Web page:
Oct.1st, 2020: The US Treasury Department’s Office of Foreign Assets Control (OFAC) warned organizations that making ransomware payments is illegal. These payments violate US economic sanctions banning the support of terrorists, cybercriminal groups, and state-sponsored hackers. The edict limits how ransomware victims, insurers, and incident responders can recover from these incidents. If they pay the ransom, they may get fined by OFAC. If they don’t pay the ransom and critical data is released online, they may get fined (HIPAA, PCI, privileged legal documents) for breaching confidentiality. It’s a lose-lose situation.

CyberHoot believes this is a necessary clamp-down on ransomware payments which have skyrocketed in 2020 with demand payments going up 6-fold for newer variants of ransomware like MAZE which threaten and do release data online. 

Craig Taylor, co-founder of CyberHoot, believes the treasury made this bold move for two reasons: “the Treasury believes that to stem increasing ransomware attacks, the US must starve hackers of their funding by making these untraceable bitcoin payments illegal and prosecuting those that make payments.  Secondly, the US wants to prevent funding of terrorist organizations through these payments.

This is a controversial position for the Treasury to take. Companies already under extreme stress and pressure to recover from an incident are then threatened with additional fines and even civil penalties! Why is it so bad to make these payments?  The answer lies in who we know is behind many of the attacks:

  • Nation-state groups like North Korea’s state-sponsored Lazarus group, which was linked to the WannaCry attacks;
  • Russian cybercriminal organization called Evil Corp, which is behind the Dridex botnet, WastedLocker, and BitPaymer ransomware programs; and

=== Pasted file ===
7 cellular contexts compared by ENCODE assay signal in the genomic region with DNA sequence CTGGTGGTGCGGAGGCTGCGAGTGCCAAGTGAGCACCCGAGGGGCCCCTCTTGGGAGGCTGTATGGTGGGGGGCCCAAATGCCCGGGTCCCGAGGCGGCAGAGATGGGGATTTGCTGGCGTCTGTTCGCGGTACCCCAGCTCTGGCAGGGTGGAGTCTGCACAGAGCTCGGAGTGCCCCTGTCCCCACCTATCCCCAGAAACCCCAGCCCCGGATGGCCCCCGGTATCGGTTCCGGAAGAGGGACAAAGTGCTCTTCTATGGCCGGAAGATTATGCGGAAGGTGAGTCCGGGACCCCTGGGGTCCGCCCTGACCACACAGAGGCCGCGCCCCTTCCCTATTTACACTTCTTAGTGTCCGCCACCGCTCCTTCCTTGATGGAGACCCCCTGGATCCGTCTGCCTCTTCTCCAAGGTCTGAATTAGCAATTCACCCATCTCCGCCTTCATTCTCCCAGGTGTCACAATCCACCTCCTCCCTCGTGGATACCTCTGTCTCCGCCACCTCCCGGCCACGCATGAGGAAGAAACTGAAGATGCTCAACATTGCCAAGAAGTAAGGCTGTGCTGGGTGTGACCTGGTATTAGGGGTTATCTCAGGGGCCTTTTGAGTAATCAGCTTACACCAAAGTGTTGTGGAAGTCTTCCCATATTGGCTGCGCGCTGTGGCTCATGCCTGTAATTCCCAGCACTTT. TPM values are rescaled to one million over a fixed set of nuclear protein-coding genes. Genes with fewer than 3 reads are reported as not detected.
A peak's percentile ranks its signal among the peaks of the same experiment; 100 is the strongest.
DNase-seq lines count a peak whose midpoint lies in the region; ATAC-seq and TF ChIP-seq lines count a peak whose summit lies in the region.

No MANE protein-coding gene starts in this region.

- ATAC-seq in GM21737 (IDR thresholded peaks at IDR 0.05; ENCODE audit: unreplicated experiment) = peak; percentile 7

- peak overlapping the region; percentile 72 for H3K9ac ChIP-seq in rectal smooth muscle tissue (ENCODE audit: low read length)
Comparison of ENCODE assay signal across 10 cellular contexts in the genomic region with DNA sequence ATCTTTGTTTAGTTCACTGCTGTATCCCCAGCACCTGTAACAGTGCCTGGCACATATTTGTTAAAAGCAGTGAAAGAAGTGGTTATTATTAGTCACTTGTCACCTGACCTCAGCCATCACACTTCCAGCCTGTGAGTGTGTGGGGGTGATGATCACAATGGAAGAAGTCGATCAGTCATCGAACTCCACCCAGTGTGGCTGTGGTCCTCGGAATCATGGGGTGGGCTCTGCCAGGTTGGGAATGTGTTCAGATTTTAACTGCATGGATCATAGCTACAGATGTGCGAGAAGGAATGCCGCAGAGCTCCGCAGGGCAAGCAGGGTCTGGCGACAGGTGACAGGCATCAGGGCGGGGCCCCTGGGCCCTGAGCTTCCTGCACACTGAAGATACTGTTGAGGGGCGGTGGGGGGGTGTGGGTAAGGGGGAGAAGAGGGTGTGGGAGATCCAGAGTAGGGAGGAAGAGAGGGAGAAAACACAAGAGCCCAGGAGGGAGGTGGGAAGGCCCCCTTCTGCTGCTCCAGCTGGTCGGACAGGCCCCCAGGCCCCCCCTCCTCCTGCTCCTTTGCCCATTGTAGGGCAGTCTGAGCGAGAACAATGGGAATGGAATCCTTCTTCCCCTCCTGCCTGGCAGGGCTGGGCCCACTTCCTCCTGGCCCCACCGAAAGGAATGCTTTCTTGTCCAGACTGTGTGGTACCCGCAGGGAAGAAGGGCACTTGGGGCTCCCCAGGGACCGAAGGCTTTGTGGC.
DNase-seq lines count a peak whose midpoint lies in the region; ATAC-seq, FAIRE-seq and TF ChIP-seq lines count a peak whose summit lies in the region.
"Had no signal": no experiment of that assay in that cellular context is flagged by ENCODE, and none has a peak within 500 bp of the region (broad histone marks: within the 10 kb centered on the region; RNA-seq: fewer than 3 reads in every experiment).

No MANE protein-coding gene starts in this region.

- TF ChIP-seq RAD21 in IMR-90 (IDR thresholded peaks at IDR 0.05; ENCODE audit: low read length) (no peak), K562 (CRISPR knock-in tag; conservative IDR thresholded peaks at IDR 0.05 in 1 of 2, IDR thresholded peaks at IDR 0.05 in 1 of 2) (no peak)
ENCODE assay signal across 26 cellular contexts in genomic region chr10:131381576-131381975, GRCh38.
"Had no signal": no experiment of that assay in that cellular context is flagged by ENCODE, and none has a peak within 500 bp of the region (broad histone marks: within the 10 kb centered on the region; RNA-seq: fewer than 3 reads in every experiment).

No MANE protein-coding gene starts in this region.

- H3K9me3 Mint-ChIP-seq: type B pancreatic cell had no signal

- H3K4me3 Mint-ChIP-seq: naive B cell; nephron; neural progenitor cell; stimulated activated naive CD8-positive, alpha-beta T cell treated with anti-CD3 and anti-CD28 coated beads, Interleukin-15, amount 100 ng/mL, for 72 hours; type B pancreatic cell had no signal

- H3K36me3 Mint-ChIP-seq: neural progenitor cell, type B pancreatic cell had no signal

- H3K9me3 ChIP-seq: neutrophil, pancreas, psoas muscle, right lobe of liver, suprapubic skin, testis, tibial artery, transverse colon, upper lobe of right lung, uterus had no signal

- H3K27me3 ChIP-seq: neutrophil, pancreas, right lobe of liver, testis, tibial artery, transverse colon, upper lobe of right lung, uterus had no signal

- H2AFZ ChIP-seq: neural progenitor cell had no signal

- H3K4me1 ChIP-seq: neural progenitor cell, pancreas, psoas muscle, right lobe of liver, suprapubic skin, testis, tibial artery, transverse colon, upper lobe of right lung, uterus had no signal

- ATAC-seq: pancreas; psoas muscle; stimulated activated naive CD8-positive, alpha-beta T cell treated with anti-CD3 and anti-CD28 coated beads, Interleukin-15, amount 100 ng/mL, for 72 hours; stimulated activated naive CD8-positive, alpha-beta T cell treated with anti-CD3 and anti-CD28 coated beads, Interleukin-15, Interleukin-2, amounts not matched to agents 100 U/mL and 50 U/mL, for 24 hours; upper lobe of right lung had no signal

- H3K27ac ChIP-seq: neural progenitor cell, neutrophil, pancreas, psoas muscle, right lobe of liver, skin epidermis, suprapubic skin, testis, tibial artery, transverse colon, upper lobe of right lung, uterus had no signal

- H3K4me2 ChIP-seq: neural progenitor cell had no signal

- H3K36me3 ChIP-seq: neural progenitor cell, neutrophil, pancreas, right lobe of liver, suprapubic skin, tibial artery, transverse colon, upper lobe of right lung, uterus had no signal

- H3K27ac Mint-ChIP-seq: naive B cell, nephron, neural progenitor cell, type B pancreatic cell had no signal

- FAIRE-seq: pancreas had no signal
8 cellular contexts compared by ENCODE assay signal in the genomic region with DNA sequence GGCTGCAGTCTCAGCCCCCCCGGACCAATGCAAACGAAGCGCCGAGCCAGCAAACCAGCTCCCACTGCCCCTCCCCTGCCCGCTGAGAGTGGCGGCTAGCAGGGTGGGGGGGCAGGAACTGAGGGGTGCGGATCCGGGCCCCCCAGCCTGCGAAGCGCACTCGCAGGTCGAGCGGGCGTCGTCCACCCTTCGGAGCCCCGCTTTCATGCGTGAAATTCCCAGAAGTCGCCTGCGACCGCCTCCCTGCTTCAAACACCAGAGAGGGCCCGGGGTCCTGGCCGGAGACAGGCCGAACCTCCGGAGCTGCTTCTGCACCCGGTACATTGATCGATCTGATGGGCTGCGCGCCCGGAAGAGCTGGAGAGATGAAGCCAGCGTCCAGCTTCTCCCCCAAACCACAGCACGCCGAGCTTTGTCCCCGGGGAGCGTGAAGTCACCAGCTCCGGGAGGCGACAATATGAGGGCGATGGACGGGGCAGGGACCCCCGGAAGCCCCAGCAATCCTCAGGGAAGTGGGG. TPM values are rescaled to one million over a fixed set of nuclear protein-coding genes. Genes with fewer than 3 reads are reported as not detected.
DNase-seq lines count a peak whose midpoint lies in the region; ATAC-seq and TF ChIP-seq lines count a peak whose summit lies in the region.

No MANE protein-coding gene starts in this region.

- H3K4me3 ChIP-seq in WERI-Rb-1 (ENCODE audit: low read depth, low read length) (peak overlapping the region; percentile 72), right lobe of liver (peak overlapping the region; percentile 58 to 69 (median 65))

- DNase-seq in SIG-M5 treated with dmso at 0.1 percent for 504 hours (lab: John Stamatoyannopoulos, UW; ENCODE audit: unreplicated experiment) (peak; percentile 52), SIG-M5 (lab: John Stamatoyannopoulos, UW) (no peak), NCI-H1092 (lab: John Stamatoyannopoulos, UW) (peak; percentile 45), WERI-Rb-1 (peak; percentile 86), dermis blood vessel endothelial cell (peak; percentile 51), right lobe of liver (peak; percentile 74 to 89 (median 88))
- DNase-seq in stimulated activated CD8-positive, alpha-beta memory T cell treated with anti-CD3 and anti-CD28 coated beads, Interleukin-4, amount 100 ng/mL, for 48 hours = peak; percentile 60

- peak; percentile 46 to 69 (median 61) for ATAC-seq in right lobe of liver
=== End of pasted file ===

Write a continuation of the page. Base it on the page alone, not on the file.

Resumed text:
• A myriad of small-time hackers who buy ransomware as a service on the dark web.

The new guidance puts businesses in a tough spot considering many use cyber insurance as a failsafe when ransomware strikes. However, cyber insurance policies have conditions that prevent payments under acts of war (something that is being argued presently for the Solar Winds breach). With this new guidance from the US Treasury, will insurance providers be allowed to make payments? 

Ransomware Prevention

While currently there aren’t many options for those who have fallen victim to a ransomware attack, there are some things you can do to defend against these increasing threats. If you own a business, you should build a robust cybersecurity program that includes the following:

  1. Govern employees with policies and procedures including:
    • a password policy
    • an acceptable use policy
    • an information handling policy, and
    • a written information security program (WISP)
    • a Security Incident Management Process (SIMP)
    • a Vulnerability Alert Management Process (VAMP)
  2. Train and test employees on how to avoid phishing attacks
  3. Deploy vital cybersecurity technologies including
  4. Patch everything, in a “Work-from-Home” era, don’t forget to manage and patch personal devices connecting to company networks and data
  5. If you haven’t had a risk assessment by a 3rd party in the last 2 years, you should have one now. Establishing a risk management framework in your organization is critical to addressing your most egregious risks with your finite time and money.

Most of these recommendations are built into CyberHoot. With CyberHoot you can govern, train, assess, and test your employees.  To stay on top of current cybersecurity updates you can: